The museum of Ancient Art has the most expansive collection of Portuguese art from before the 19th century. Like Cristo Rei, you can find it in Lisbon. Included in its displays are a variety of artworks including sculptures, drawings, and paintings. The oldest collections in the National Museum of Ancient Art are from the Middle Ages. Works of famous artists such as Cristovao de Figueiredo, Francisco de Holanda, and Garcia Fernandes are part of the impressive exhibits.
The Algarve is a region located in the most southern part of the country and is home to some of the most amazing beaches Portugal has to offer. The Algarve is one of the top tourist attractions in Portugal with more than 10 million tourists coming to visit every year, with a high percentage of British notably escaping the winters back at home. There are many beautiful coastal towns to choose the perfect accommodation and you can stay in everything from hostels to 5-star hotels. For a unique experience, check out Villa Plus, they’ve got a large list of amazing villas to enjoy with your better half or the entire family.
4. Monsanto Forest Park
Home to pleasant countryside, there is no better place to see natural beauty than in Monsanto Forest Park. It has more greenery than anywhere else in Portugal. The area contained by the park used to suffer from reduced wildlife until the government deemed it a protected area. Today, it has an ecological park, a thriving flora, and a recovering population of animals.
5. Berardo Collection Museum
The Berardo Collection Museum opened its doors to the public in 2007 in Lisbon. Unlike the National Museum of Ancient Art, it displays modern artwork. There are more than a thousand individual pieces currently on display. And with more than 2.6 million tourists visiting every year, Berardo Collection is one of the world’s most visited museums.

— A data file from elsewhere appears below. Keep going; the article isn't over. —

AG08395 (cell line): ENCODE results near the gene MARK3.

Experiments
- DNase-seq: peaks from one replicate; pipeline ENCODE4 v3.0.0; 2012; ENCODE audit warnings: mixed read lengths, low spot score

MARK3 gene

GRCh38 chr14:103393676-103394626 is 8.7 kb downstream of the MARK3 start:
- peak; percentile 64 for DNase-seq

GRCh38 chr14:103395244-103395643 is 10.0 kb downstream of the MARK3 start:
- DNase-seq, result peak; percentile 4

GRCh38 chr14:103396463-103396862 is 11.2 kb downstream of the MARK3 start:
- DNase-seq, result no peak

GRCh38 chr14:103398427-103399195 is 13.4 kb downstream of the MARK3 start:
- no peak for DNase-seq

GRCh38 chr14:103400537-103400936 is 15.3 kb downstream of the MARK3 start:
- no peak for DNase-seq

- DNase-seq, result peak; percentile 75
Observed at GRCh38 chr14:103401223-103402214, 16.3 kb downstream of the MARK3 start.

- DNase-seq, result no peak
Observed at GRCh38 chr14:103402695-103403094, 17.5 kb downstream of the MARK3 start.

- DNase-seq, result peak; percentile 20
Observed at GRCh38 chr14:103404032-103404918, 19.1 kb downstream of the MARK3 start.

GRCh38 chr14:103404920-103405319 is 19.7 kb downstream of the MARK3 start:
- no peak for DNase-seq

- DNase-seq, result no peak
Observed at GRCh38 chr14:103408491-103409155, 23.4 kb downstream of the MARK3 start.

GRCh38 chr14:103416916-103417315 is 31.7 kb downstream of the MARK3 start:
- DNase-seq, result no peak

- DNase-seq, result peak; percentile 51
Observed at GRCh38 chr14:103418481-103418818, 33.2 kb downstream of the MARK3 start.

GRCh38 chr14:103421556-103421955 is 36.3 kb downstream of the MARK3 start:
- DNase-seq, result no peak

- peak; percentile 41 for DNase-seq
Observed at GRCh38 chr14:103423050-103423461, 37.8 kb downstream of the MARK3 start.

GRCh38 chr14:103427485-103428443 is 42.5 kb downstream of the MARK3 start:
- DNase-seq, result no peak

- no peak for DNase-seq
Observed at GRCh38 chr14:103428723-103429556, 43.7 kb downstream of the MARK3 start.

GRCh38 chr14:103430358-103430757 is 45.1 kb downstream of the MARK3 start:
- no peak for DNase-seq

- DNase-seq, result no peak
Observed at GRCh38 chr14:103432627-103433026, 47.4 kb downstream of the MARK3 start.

Works by famous artists like Pablo Picaso, Jackson Pollack, Salvador Dali, and Andy Warhol are part of its exhibits. Berardo Collection Museum is definitely one of the top tourist attractions in Portugal not to miss if you’re an art lover.
“The City of Brotherly Love”, the pride and joy of Rocky Balboa, the 5th largest city in the United States, and the heavenly site of my birth, Philadelphia! Philly, as it is more commonly known, is one of the oldest cities in the country and has more cool stuff to check out than any long weekend can offer. You’ve been waiting for it, I’ve been slacking on it, but now, it’s time. Here’s the Philadelphia Travel Guide!
The first Europeans to stake claim on the Delaware Valley where Philadelphia is located, were the Swedish believe it or not in the early 1600’s. It remained under their control until the 1680’s when William Penn was awarded the territory of Pennsylvania (Pennsylvania stands for Penn’s woods) by King Charles the II of England in 1681. Penn, who decided to leave England because of religious persecution, established the Pennsylvania territory as a place for people to practice whatever religion they chose freely, a truly progressive idea for the time.
He wanted to create a town that would be a center for government, but wouldn’t be overcrowded with residential and commercial properties and would boast a multitude of parks and gardens. Penn’s unique grid-layout city at 90 degree angles was the first major US city to be planned as such. By the early 1700’s, Philadelphia began to boom, and one famous resident, Benjamin Franklin, is credited with so many urban advancements, that it’s almost unthinkable to believe one man did so much for one place (think post office, fire brigade…electricity!)